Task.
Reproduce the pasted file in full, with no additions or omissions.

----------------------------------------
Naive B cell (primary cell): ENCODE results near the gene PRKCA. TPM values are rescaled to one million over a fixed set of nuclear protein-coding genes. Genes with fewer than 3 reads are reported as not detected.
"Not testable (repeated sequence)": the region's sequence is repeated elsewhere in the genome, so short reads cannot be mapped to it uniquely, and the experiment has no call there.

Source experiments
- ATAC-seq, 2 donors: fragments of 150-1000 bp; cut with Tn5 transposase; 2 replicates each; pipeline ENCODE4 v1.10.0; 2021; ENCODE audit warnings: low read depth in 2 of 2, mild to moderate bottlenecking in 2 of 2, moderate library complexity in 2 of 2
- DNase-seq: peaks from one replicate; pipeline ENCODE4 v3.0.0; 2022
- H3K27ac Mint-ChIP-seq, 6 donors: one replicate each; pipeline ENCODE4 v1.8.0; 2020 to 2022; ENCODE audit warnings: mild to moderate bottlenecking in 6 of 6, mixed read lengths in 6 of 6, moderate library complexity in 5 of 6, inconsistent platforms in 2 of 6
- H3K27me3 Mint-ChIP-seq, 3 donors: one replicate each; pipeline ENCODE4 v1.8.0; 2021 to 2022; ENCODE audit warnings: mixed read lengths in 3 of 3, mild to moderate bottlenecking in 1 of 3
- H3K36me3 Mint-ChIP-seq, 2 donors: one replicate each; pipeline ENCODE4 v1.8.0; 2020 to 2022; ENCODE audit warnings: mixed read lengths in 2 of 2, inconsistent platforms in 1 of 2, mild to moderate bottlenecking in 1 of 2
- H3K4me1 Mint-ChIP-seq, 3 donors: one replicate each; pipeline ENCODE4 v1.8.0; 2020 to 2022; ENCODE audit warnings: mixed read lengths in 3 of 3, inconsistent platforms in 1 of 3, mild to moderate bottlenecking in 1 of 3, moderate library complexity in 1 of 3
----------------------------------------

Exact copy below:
Naive B cell (primary cell): ENCODE results near the gene PRKCA. TPM values are rescaled to one million over a fixed set of nuclear protein-coding genes. Genes with fewer than 3 reads are reported as not detected.
"Not testable (repeated sequence)": the region's sequence is repeated elsewhere in the genome, so short reads cannot be mapped to it uniquely, and the experiment has no call there.

Source experiments
- ATAC-seq, 2 donors: fragments of 150-1000 bp; cut with Tn5 transposase; 2 replicates each; pipeline ENCODE4 v1.10.0; 2021; ENCODE audit warnings: low read depth in 2 of 2, mild to moderate bottlenecking in 2 of 2, moderate library complexity in 2 of 2
- DNase-seq: peaks from one replicate; pipeline ENCODE4 v3.0.0; 2022
- H3K27ac Mint-ChIP-seq, 6 donors: one replicate each; pipeline ENCODE4 v1.8.0; 2020 to 2022; ENCODE audit warnings: mild to moderate bottlenecking in 6 of 6, mixed read lengths in 6 of 6, moderate library complexity in 5 of 6, inconsistent platforms in 2 of 6
- H3K27me3 Mint-ChIP-seq, 3 donors: one replicate each; pipeline ENCODE4 v1.8.0; 2021 to 2022; ENCODE audit warnings: mixed read lengths in 3 of 3, mild to moderate bottlenecking in 1 of 3
- H3K36me3 Mint-ChIP-seq, 2 donors: one replicate each; pipeline ENCODE4 v1.8.0; 2020 to 2022; ENCODE audit warnings: mixed read lengths in 2 of 2, inconsistent platforms in 1 of 2, mild to moderate bottlenecking in 1 of 2
- H3K4me1 Mint-ChIP-seq, 3 donors: one replicate each; pipeline ENCODE4 v1.8.0; 2020 to 2022; ENCODE audit warnings: mixed read lengths in 3 of 3, inconsistent platforms in 1 of 3, mild to moderate bottlenecking in 1 of 3, moderate library complexity in 1 of 3